Brett Peterson is hoping you would. He’s started a company called Novel Title. While in college at George Washington University, his professors seemed to think his papers had good titles. So Peterson started helping fellow students give catchy titles to their papers. That led him to think he could start a business helping authors, literary agents and publishers come up with titles that would sell books.
People always said don’t judge a book by its cover, but obviously people always have. But now that people buy their books on Amazon or they’re searching on Google, they don’t see the cover anymore-- they see the title. So the title becomes really key in whether the consumer is going to purchase the book.Here are a couple of examples of titles he came up with for college papers:
Sour Grapes: The Trials and Tribulations of the Global Wine Market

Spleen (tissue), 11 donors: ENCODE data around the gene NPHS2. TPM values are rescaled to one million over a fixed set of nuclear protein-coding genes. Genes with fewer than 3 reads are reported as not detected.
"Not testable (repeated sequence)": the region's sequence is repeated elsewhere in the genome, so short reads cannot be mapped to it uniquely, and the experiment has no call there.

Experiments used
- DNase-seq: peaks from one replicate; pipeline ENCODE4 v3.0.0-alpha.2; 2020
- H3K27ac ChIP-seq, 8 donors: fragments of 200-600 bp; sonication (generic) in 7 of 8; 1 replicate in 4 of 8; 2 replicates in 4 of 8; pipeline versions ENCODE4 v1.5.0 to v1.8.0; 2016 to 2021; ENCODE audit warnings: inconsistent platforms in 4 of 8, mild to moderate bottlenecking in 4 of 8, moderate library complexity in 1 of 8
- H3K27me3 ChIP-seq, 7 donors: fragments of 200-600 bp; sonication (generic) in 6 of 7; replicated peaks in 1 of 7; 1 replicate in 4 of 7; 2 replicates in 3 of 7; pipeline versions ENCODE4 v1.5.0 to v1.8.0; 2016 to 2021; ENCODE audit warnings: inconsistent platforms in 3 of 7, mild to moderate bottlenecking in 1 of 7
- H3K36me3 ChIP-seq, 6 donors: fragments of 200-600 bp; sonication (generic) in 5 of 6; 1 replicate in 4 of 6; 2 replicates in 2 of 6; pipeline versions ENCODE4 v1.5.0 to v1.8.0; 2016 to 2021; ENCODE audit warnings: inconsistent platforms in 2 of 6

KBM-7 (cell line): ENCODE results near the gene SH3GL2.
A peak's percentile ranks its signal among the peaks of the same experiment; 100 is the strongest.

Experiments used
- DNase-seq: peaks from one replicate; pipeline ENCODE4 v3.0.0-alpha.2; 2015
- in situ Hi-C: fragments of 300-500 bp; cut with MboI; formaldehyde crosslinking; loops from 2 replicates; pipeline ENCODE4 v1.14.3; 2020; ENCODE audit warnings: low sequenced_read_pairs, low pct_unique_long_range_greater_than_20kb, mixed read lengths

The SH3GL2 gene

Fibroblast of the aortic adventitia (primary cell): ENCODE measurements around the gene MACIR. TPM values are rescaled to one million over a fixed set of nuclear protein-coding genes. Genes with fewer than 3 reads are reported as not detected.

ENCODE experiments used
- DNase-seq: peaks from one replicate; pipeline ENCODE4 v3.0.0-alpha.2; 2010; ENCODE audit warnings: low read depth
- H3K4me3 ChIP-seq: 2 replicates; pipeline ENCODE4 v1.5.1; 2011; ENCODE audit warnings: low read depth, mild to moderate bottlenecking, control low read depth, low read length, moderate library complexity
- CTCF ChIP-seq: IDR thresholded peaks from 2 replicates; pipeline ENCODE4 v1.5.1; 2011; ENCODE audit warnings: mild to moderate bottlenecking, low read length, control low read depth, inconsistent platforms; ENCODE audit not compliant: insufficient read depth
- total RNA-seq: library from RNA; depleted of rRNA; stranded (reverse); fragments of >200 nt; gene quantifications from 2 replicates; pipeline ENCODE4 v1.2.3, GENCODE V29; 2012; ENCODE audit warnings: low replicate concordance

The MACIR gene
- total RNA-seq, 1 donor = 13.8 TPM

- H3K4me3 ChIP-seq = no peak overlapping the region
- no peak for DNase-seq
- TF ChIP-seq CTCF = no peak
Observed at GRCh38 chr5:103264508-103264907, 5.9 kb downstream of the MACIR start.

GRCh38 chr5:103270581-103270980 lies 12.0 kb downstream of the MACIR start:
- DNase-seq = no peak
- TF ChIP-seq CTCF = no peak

Hunt for the Real October: The Truth and Myths About the 1917 Russian Revolution
He describes it as both art and science:
The art is trying to create a title that stands out and catches eyes, but the science is to have those keywords in there that are so crucial when you’re searching on Amazon or Google, so that it will pop up in your search. Also I’d say that it has to be a buzzworthy title, something that’s not too long, so that if you’re in a book club or something it’s easy to remember and not too much of a mouthful.So, how much does he charge for this talent of titling? Here’s what he said in the Observer article:
I have been contacted by aspiring authors trying to break in and trying to have something that’s going to catch a publisher’s eye or a literary agent’s eye. Those have been at $150. With a publishing company I would hope to have a retention, and when they’d have books come up that they find hard to position in the market that I’d just be at their service and title it for them. It’d be a monthly rate.What do you think? Would his service be worth $150 to you?